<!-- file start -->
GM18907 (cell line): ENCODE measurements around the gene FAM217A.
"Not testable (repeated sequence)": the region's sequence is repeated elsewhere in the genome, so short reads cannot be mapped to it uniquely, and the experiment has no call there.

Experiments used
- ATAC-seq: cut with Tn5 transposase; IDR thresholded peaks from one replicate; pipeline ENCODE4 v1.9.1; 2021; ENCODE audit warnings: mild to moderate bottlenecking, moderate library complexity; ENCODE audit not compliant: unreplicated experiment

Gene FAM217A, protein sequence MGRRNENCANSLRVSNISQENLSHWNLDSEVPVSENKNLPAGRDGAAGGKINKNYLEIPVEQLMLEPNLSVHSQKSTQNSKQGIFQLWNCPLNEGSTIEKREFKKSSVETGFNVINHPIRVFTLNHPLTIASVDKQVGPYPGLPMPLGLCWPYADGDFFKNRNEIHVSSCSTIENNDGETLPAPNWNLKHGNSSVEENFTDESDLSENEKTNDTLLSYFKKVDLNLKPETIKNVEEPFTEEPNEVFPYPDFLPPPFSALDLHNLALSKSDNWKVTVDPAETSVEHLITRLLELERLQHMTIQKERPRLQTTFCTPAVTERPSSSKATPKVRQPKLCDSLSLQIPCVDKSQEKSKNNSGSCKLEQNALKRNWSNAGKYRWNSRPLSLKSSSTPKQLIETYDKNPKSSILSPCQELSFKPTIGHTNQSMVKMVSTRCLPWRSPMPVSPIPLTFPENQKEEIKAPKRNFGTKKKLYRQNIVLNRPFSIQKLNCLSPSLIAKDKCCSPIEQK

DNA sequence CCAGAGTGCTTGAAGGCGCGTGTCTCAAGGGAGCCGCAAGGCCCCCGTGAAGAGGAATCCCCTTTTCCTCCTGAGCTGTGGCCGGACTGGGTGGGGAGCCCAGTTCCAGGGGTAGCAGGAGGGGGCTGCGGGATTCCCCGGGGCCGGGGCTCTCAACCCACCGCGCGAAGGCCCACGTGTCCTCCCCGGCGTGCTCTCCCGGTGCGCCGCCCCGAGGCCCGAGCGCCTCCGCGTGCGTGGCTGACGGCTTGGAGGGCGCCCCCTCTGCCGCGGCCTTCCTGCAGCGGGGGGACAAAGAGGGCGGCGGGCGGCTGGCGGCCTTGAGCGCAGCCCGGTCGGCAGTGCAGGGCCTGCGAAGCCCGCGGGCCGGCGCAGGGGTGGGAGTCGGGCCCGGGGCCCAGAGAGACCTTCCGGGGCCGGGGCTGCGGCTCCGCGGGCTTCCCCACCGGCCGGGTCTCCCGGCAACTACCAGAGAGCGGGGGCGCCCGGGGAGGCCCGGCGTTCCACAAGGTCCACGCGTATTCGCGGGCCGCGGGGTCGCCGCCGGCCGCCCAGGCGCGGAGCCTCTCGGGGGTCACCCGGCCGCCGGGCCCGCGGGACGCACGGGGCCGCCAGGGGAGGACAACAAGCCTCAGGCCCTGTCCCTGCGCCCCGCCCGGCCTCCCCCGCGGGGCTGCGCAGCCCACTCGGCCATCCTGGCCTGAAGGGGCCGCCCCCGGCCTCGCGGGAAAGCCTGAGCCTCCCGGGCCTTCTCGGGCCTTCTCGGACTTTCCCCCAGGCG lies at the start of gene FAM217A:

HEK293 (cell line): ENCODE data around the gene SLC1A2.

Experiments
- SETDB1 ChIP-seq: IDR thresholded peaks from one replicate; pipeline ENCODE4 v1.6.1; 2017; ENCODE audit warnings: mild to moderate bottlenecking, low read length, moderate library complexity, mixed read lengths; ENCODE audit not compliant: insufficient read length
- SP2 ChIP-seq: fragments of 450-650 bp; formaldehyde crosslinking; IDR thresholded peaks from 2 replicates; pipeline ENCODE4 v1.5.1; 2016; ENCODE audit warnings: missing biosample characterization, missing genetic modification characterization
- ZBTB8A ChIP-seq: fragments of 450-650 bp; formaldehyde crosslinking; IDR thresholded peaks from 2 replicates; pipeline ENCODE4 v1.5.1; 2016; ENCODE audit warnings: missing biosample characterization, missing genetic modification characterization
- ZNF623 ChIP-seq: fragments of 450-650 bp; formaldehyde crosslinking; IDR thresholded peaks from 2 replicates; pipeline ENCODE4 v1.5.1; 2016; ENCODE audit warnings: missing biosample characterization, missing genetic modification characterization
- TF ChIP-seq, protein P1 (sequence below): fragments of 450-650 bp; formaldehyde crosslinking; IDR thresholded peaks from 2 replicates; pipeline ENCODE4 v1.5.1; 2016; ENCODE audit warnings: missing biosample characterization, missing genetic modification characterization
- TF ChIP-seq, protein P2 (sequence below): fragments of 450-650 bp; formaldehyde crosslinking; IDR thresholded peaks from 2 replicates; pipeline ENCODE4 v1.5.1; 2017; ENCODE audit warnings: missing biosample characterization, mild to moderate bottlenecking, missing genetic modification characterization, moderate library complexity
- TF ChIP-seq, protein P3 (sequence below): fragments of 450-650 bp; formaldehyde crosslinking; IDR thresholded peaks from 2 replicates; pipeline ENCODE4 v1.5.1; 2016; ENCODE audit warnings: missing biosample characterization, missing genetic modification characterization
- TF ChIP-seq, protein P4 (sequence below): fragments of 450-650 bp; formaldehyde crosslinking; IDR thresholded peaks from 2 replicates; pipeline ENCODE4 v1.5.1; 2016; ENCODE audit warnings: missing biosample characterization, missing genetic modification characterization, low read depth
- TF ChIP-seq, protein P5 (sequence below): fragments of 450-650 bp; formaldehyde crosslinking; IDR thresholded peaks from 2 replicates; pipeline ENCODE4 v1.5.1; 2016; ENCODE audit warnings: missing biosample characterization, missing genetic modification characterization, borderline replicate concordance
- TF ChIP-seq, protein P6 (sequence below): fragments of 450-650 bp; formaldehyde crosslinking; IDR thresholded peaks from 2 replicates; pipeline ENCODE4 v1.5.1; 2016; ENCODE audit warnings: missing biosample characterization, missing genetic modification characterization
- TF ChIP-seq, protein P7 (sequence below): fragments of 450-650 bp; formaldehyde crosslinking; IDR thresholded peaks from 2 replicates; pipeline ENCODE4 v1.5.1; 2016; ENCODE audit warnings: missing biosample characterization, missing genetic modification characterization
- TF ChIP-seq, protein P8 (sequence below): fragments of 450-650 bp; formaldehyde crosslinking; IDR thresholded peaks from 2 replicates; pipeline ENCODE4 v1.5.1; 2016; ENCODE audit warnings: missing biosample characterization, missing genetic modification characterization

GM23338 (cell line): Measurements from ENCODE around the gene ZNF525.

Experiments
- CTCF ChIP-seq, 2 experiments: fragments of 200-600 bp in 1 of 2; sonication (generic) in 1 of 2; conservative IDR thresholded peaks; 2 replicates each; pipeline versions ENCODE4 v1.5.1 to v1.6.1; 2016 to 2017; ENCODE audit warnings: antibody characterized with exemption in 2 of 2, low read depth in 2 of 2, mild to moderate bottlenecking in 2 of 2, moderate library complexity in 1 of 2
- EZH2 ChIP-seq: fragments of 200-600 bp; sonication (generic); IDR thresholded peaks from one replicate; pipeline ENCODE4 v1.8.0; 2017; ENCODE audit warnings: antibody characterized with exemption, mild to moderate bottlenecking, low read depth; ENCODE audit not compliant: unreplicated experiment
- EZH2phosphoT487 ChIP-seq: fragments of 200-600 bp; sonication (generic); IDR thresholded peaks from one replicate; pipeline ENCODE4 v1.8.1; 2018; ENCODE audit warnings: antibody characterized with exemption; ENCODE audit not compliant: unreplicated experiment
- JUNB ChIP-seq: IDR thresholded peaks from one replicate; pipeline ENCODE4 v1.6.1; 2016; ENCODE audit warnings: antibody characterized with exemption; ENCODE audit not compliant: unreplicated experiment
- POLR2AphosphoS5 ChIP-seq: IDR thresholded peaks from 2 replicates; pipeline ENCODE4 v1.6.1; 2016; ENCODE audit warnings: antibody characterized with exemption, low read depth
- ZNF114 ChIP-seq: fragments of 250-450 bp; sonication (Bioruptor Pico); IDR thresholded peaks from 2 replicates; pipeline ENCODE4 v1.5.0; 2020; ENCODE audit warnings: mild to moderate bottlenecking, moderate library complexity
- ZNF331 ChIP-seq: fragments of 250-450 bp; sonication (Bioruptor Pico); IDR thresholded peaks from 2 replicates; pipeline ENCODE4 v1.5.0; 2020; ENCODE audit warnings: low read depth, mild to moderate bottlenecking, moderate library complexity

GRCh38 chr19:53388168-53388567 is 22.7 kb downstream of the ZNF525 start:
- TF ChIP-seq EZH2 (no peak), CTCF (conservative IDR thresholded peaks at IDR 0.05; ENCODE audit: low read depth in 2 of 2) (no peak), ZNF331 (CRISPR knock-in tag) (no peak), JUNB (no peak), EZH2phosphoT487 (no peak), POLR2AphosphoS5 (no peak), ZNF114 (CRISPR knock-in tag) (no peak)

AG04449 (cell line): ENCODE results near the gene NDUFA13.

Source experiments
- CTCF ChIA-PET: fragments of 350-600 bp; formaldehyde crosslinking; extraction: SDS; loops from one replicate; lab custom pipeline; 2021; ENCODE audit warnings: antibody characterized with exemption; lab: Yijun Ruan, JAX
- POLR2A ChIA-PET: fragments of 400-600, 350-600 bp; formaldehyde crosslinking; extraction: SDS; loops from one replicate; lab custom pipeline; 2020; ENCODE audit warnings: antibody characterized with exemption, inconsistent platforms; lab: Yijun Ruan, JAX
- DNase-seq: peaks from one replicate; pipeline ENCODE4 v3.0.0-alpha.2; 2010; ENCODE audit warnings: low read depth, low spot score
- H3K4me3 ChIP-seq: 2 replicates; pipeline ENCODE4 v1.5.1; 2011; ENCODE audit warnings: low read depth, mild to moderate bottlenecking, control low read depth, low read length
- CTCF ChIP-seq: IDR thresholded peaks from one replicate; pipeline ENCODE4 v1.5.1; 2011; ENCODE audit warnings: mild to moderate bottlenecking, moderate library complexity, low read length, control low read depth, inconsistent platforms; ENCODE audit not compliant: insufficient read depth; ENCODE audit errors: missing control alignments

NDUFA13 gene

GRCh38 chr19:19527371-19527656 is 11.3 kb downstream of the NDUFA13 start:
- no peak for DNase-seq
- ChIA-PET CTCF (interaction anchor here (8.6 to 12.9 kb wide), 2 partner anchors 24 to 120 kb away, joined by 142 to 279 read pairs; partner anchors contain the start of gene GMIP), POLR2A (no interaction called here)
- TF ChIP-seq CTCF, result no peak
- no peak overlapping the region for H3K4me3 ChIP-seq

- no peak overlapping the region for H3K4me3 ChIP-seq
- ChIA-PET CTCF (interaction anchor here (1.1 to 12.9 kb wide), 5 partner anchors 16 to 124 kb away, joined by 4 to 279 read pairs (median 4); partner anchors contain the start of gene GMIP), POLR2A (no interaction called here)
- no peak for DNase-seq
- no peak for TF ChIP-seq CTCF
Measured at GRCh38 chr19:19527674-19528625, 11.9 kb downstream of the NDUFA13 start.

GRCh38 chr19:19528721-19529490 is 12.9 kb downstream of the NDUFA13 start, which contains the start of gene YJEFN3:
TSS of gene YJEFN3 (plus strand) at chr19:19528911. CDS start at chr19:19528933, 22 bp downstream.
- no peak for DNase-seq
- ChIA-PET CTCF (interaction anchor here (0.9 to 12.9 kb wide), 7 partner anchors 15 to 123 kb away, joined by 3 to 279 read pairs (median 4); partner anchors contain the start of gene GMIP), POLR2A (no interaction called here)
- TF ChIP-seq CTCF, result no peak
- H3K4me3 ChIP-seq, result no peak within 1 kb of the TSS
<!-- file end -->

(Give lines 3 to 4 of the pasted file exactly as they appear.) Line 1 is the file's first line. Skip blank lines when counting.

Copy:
Experiments used
- ATAC-seq: cut with Tn5 transposase; IDR thresholded peaks from one replicate; pipeline ENCODE4 v1.9.1; 2021; ENCODE audit warnings: mild to moderate bottlenecking, moderate library complexity; ENCODE audit not compliant: unreplicated experiment